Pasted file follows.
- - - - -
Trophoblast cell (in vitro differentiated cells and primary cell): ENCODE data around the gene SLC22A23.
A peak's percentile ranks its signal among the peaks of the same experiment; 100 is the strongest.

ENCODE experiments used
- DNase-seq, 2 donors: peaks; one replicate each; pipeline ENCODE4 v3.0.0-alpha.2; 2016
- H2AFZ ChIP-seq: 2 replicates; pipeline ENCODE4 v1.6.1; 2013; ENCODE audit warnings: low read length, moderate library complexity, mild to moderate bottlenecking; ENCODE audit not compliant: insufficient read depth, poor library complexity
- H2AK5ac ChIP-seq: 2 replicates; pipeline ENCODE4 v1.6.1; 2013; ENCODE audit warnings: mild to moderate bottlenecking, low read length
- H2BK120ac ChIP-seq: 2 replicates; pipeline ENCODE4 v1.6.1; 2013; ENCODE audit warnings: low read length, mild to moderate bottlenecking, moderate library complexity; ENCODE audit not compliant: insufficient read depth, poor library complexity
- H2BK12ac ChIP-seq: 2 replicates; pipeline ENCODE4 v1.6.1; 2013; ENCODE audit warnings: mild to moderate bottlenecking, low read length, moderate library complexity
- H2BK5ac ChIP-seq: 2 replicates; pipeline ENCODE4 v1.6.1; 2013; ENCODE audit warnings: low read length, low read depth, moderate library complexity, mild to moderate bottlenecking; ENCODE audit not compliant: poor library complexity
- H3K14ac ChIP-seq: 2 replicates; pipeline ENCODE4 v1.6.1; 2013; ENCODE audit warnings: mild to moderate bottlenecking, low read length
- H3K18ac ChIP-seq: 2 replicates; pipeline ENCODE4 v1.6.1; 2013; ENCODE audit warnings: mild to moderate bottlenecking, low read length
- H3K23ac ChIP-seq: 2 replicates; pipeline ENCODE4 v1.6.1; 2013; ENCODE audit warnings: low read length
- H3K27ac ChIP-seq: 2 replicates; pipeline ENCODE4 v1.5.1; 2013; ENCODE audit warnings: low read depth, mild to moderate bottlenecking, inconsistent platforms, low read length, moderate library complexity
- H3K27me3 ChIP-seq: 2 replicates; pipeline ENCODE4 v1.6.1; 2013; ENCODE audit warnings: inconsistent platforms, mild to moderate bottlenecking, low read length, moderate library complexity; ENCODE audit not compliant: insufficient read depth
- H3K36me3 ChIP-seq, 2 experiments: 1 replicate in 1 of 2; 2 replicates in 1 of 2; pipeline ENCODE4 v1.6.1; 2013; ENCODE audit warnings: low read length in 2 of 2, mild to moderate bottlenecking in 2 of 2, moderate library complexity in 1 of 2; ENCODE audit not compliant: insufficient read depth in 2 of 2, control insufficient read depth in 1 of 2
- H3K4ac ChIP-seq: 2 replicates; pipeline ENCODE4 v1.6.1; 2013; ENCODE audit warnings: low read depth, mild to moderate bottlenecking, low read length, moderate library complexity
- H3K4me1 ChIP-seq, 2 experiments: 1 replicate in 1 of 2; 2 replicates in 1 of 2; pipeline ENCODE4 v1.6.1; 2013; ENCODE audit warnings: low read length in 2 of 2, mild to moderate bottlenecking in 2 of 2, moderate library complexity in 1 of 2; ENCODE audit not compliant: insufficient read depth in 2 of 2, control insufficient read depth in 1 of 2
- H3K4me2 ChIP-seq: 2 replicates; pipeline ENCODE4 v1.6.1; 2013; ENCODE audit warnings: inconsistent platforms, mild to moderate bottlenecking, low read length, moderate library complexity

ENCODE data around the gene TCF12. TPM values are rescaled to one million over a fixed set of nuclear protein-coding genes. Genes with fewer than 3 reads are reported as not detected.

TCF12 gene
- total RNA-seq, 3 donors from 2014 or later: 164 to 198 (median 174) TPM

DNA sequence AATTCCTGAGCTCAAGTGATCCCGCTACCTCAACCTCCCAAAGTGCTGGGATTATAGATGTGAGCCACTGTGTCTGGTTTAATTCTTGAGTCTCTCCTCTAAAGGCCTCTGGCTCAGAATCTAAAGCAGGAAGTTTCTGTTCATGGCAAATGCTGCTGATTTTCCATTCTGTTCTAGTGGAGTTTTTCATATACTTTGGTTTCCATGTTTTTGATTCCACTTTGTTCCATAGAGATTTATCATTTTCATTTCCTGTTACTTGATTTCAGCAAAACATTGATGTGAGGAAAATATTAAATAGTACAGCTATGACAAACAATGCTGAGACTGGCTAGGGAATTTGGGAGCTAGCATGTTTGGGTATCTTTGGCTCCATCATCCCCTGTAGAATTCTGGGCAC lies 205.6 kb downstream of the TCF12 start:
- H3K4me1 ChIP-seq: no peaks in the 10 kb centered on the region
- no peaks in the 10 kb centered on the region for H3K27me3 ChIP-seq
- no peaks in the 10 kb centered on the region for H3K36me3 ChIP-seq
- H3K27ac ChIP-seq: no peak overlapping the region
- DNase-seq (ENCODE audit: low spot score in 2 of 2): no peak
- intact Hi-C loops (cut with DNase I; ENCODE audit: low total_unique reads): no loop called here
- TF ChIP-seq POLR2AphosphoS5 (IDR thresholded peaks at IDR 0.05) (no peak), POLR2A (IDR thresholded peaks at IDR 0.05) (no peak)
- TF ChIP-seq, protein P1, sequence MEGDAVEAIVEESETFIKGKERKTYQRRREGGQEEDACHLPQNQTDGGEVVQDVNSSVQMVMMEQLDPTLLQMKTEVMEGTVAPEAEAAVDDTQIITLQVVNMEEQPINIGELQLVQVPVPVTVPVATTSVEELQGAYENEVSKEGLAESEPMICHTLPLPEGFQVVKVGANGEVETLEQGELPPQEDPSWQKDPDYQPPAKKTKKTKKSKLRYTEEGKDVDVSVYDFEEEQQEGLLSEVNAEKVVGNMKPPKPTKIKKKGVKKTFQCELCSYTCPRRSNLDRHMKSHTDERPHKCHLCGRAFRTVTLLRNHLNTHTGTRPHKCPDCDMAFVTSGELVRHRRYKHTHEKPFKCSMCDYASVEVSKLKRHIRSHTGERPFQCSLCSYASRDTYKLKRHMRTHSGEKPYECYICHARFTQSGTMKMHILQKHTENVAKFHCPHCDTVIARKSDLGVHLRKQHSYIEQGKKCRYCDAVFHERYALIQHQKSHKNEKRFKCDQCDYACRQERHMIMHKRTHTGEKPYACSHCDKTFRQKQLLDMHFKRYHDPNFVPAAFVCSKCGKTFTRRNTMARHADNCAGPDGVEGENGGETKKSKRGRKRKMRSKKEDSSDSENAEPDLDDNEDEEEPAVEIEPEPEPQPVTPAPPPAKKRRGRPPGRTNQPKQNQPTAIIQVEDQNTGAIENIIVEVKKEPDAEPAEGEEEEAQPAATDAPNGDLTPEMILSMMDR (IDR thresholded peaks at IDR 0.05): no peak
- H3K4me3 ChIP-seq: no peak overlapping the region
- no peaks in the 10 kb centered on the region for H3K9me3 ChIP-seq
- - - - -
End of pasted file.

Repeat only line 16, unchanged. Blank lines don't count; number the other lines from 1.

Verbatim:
- H3K4ac ChIP-seq: 2 replicates; pipeline ENCODE4 v1.6.1; 2013; ENCODE audit warnings: low read depth, mild to moderate bottlenecking, low read length, moderate library complexity